Tag Archives : spring onion

Watermelon Salad – An Antidote to Winter 5

watermelon salad

Being a born-and-bred tropical girl, Winter is definitely not my favourite season. I hate having to rug up and battle the Winter wind and rain that Melbourne has to offer. I hate getting out of warm bed to the cold in the morning. I hate seeing trees without leaves. You get the idea. it is not my favourite season.

So while I love my citrus fruits and warm nourishing soups, stews and casseroles, I miss Summer terribly. This is why I have made this dish a few times in Winter to remind us of the good times ahead. Using all the ingredients that are available all year around (thank you, Queensland) – this salad is really simple to make and fabulous for a light dinner when it’s too cold to bother with anything. Just make sure you don’t make it with cold watermelon from straight the fridge.

watermelon salad

Watermelon Salad For Two

  1. 700 g watermelon at room temperature, seedless variety or seeds removed, chopped into large cubes
  2. 2 tbsp sunflower seeds
  3. 2 tbsp pumpkin seeds (pepitas)
  4. 1 tsp + 1/2 tsp extra virgin olive oil
  5. 1 lime, juiced
  6. 50 g goat’s cheese or feta cheese
  7. 3 spring onions, chopped
  8. 1 cup loosely packed mint leaves, chopped
  9. salt & pepper, to taste

In a nonstick frying pan, drizzle about 1/2 tsp of extra virgin olive oil and heat. Add pumpkin seeds and sunflower seeds. Toss the seeds in the olive oil and toast gently on low heat until they start to colour. Take the pan off the heat off immediately as the seeds will continue to cook and may burn. Continue to toss for another minute or so.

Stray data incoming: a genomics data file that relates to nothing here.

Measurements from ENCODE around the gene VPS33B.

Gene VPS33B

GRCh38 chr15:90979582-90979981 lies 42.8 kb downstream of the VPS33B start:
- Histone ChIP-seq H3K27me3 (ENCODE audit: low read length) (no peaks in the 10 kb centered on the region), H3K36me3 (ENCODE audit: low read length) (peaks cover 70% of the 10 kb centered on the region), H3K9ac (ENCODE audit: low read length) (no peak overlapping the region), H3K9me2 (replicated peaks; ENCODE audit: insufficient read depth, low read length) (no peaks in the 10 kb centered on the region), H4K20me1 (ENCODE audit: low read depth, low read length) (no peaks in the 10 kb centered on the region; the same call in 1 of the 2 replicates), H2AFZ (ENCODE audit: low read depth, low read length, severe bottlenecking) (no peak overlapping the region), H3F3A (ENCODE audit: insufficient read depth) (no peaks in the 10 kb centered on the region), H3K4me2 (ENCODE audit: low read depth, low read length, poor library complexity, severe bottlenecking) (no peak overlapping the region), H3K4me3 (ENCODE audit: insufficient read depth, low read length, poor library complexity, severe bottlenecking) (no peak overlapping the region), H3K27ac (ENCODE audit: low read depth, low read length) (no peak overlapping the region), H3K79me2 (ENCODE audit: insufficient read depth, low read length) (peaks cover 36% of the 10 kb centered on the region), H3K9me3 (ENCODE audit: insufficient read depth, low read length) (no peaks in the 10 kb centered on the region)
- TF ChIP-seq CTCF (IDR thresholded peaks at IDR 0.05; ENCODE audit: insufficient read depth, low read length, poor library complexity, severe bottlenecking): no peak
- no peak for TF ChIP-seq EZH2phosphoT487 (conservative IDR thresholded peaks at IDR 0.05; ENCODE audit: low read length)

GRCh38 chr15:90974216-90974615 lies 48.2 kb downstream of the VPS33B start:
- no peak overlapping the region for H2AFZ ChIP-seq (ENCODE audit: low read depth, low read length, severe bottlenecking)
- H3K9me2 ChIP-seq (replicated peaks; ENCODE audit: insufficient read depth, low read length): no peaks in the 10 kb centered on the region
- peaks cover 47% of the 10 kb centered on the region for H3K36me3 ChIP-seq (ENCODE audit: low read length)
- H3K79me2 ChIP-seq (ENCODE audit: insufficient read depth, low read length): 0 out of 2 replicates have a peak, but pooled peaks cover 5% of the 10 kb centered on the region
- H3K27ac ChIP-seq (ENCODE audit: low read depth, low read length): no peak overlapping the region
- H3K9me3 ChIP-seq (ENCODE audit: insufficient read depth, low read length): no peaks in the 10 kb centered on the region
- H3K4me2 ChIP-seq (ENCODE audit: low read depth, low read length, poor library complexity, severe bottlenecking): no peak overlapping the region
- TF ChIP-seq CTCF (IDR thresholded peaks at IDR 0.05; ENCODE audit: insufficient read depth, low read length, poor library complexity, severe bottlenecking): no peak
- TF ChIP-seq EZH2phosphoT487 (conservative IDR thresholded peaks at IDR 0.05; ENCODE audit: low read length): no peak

toasted seeds

The seeds will now be excellent finger food. But refrain yourself from nibbling them. Save them for the salad!

Mix together the lime juice and 1 tsp of olive oil. Season to taste and drizzle on the watermelon. Add the spring onions and mint and toss gently. Sprinkle with the seeds.

Or you can file this recipe away for Summer and take it to your first barbecue of the year and wow your friends.

This time last year I made: Prawns and Glass Noodles in Claypot (Goong Ob Woonsen)

Pan-fried Barramundi Fillet with Mango, Avocado and Chilli Salsa 6

Cookbook Challenge Week 39 TV Chef

Book: Rick Stein’s Seafood Odyssey by Rick Stein Recipe: Char-grilled Snapper with Mango, Prawn and Chilli Salsa

Rick Stein is the man. I totally loved his recent (recent on the ABC anyway) Far East Odyssey. But this is from his original Seafood Odyssey book which is full of really great seafood recipes. It’s definitely a must-have for seafood lovers (now some nice PR person please pay for that blurb of unsolicited advertising).